Teachable Moments: November 19

The Deconstruction of Kate Rushin*

After Galway Kinnell, “The Deconstruction of Emily Dickinson”

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In my poetry class

surrounded by other teachers

and a Liberal White Lady instructor

I read “The Bridge Poem” in its entirety.

As I finish her last verse:

“I must be the bridge to nowhere

But my own true self.

And then

I will be useful. “

heads nod.

The overly enthusiastic white guy

who uses words like “synergy”

asks for the title.

Liberal White Lady says:

“I’ve known Kate for twenty years

and

she doesn’t come off as angry anymore.”

 

I do not say

if your work’s significance was denied by the white male literary establishment

and you were the sole black friend to 34 individual white people

and taxi drivers ignored you

and white women carelessly fingered your hair

and you realized that society was built on the bridge you call your back

you’d be angry too.

 

I seethe.

I wonder why the hell “good white people”

have not yet learned

that they will never have the right

to call black women angry.

My breath is smothered by the unbearable whitneness of the room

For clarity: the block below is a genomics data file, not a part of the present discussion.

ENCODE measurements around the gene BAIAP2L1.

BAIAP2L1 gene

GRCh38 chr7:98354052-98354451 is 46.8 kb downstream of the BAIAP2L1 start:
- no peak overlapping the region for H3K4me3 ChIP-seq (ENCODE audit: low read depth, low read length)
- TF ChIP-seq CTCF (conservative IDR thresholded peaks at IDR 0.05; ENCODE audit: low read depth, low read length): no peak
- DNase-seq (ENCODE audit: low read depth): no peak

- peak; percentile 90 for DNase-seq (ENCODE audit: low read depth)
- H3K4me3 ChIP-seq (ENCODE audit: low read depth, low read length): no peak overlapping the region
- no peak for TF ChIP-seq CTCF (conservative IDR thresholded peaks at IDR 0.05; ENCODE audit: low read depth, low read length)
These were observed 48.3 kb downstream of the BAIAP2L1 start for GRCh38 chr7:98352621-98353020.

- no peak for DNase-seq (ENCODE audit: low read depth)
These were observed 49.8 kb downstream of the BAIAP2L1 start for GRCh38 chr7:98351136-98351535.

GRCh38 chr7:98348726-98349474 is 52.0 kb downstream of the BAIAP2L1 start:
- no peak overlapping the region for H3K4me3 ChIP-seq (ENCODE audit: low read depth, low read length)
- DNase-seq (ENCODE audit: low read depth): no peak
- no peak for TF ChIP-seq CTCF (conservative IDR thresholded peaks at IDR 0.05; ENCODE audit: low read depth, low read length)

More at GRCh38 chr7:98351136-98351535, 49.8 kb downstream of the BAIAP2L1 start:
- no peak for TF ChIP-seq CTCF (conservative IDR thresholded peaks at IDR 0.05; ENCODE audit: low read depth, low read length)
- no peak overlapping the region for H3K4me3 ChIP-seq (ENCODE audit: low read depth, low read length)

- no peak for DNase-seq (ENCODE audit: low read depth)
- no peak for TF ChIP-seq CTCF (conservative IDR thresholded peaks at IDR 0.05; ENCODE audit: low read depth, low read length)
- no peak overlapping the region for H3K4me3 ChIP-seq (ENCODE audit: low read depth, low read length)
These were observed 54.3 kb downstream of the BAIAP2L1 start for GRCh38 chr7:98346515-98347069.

and my uncertainty grows that anyone

(other than this one down woman – shout out to you)

will really hear me.

 

I go for the subtle comment:

“Well, I know Kate too,

and though this poem was written in the eighties

it’s still relevant today”

when I really wanted to go for the angry comment:

“you’re shitting me, right?”

My anger is socially acceptable.

But it can also be dismissed as

emotional

oversensitive

social justice warrior.

 

Though Kate doesn’t need anything from me

especially my sympathy

I wish her two things:

better friends;

braver fans.

 

*I drafted this poem during our free-writing time in poetry class. I felt bad about it for a hot second: especially when Liberal White Lady asked me to share my writing with the class and I said it wasn’t ready yet.

But then, I had to tell Liberal White Lady that Latinos only have two last names, not three. Just like everyone else. I did not tell her our family story about my aunt who has six names because then LWL would continue to move about the world with the assumption that Latinos collect last names like party favors.

After this, all of my fucks floated out the door.

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